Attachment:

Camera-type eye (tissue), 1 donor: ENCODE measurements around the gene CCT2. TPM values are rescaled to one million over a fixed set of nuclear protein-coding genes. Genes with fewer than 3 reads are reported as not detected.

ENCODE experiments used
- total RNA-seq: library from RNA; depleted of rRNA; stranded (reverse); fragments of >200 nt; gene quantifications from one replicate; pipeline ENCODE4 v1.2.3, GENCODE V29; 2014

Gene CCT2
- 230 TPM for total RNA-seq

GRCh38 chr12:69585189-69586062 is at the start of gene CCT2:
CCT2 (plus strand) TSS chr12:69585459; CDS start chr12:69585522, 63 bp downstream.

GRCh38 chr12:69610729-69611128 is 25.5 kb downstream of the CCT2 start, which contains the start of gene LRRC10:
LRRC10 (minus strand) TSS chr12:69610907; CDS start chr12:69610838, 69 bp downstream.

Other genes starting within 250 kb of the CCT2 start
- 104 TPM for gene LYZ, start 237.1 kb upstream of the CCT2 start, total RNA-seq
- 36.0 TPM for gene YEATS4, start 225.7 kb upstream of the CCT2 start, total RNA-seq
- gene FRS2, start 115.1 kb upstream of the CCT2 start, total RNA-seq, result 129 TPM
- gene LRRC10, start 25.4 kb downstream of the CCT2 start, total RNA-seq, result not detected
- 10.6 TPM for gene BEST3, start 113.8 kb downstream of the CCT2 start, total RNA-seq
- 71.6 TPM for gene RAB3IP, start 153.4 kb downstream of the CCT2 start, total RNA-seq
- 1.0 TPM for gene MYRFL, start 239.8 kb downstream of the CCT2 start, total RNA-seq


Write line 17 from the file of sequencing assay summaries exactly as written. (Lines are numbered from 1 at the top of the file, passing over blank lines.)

- 1.0 TPM for gene MYRFL, start 239.8 kb downstream of the CCT2 start, total RNA-seq